Ever get frustrated because your staff or team just doesn’t seem to “get it?” You give instruction, then you have to correct. You make an assignment and it’s no where close to what you expected.
What if you could change that?
Years ago in my clothing retail days I made what I thought was a simple assignment to a newer team member: “Hang this box of pants on this wall.”
I returned fifteen minutes later to find the pants were being hung, but not correctly. I had particular expectations. Very particular (I’m pretty easy-going, but…) In fact every other hanging pant in the store modeled the correct finished product.
I could hang a wall of pants correctly with my eyes closed. I knew how to grasp and tuck the front buckle/button of the pant, clasp the hanger inside the folded material, pull the waistline tightly, snapping the other hanger clip over the back side of the pant, and hang the pant with the zipper facing out. Easy. Routine. And oh so beautiful. Every time.
But I hadn’t communicated any of these details that would result in the crisp presentation I expected.
I had to start over with my associate. I first pointed to the finished product: the pristine presentation of evenly hung, accurately sized pants in the display nearby. This time I demonstrated how to achieve that result as I explained every step. I modeled as I taught. Then I had him show me what he saw. Then I coached the specifics, helping him perfect the process.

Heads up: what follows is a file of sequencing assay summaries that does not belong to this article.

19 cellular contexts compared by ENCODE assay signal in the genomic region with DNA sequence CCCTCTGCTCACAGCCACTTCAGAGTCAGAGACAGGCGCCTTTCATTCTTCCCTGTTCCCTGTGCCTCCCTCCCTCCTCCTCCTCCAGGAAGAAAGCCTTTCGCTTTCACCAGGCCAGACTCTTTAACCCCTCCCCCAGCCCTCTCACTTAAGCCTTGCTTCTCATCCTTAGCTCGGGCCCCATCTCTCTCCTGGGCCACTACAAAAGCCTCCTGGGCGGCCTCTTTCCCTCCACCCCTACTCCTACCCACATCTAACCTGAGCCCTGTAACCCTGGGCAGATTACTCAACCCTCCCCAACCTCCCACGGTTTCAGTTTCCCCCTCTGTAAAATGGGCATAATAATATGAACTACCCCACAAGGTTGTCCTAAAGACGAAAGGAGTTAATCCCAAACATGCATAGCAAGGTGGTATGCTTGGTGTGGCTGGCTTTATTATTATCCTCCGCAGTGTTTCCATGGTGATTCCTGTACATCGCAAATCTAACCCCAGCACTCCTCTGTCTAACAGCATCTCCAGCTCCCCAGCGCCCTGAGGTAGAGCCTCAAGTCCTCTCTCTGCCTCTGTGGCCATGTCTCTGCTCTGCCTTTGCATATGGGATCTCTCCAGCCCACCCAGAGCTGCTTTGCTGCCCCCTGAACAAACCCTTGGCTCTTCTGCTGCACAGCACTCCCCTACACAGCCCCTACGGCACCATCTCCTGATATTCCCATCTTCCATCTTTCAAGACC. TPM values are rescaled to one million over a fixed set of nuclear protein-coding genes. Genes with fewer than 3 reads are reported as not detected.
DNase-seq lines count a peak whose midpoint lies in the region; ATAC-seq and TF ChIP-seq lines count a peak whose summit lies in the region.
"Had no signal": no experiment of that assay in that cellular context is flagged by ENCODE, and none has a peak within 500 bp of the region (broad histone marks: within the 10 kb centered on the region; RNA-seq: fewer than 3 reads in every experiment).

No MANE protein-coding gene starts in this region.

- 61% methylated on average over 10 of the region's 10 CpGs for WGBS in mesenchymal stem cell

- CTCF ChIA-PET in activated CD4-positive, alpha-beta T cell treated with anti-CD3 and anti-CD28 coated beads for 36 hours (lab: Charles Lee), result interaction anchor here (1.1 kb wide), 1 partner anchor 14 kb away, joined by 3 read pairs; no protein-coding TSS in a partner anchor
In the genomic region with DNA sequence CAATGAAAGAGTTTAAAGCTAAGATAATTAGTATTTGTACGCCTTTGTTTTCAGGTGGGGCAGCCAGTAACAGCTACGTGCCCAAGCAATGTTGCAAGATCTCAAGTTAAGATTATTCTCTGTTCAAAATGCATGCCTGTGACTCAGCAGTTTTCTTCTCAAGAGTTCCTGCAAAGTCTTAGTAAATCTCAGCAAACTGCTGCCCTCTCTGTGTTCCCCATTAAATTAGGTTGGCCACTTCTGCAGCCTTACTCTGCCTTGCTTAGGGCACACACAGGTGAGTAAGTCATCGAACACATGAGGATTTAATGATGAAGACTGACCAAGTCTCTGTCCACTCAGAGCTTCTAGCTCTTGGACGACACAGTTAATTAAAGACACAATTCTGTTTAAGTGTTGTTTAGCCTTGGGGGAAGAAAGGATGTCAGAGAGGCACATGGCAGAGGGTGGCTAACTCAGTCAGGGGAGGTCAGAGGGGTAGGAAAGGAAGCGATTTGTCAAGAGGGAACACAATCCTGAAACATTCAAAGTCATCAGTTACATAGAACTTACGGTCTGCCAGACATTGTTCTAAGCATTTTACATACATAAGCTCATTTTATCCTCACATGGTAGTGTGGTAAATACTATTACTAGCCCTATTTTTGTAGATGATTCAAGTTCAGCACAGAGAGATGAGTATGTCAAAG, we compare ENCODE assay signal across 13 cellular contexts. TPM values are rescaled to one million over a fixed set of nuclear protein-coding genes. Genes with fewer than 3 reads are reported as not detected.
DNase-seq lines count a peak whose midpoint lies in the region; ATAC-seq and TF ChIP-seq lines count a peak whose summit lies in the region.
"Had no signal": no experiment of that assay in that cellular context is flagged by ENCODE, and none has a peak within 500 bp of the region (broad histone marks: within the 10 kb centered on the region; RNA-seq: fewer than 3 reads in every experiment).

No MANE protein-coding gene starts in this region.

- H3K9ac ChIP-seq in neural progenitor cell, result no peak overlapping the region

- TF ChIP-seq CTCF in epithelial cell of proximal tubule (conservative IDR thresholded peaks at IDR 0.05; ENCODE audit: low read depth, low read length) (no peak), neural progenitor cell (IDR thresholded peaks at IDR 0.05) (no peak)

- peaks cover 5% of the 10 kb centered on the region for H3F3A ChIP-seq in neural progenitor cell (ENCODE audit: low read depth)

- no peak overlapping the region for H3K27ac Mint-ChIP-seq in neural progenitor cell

I’ve been thinking lately about the simple words we use with staff other team members that we assume everyone understands.
Words like: empower, excel, coach, even lead.
The truth is we only position people we trust. There’s good reason we’ve asked them to lead. However, the good people we’ve recruited or promoted come from diverse backgrounds and environments: marketplace and nonprofit; sales and management; healthy teams and broken teams; small and large; visionary leadership and micromanagement. They join our team and take on new responsibilities from diverse environments.
And within these environments, functions like empowering, excelling, coaching and leading take on very different practices in each of those environments.
My associate did hang the pants. But if he and I had taken a stroll through the mall, we would have found several different approaches to pant-hanging. By the standards of other retailers, he’d displayed the pants well. But not my mine. I needed to be clear and I wasn’t.
But isn’t empowering empowering and leading leading? Yes and no.
You see, when we consider what we know empowerment to mean, we assume everyone knows the same definition of empowerment. But words and functions are defined and understood through what we experience, what we see modeled.
So when staffer John comes from an environment where empowering meant – in practice – delegation, micromanagement, harsh correction, and little trust, he will not hear what you mean when you say “empower your team.” He’s only able to hear what he already knows - unless you explain and train him.
Now maybe he was wise enough to know that what he witnessed everyday in his former environment was not empowerment. Perhaps that’s why he wanted to leave where he was and join your team. But you cannot assume that.
What if you reviewed your recent coaching and training and asked yourself: “What have I assumed? What do I need to define with more clarity? How will I teach and nurture so that everyone operates within our culture so we produce a consistent outcome?
What are you doing - and how are you doing it - to set your team up for consistent wins that honor your culture and expectations?